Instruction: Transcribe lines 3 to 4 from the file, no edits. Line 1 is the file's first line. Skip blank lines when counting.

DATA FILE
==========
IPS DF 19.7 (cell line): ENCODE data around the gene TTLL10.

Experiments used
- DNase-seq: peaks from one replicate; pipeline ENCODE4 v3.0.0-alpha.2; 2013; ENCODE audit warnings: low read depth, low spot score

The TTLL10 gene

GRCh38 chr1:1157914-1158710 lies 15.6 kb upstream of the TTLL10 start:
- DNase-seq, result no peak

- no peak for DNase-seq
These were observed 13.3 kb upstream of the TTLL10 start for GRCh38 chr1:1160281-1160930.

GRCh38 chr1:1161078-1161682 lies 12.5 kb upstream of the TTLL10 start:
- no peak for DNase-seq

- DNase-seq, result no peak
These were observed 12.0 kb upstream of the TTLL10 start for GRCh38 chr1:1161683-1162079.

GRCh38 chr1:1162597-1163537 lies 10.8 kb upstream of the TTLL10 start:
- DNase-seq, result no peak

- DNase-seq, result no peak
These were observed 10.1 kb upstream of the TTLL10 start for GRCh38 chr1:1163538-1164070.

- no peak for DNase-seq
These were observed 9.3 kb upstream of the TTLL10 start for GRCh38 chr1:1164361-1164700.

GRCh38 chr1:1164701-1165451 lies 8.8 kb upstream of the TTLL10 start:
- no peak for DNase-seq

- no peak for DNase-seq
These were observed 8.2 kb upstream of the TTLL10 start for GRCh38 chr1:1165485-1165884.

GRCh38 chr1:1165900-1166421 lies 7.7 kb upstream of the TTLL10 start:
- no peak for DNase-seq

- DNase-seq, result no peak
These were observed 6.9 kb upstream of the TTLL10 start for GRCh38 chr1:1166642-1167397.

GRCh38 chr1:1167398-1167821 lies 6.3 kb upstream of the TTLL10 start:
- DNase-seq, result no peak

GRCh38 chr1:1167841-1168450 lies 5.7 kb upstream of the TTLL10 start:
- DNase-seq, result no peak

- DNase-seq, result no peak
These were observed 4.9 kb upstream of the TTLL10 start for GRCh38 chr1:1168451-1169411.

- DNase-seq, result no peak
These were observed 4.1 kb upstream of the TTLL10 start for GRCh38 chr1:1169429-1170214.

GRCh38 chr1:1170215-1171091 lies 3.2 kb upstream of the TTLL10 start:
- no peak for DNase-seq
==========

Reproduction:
- DNase-seq: peaks from one replicate; pipeline ENCODE4 v3.0.0-alpha.2; 2013; ENCODE audit warnings: low read depth, low spot score

The TTLL10 gene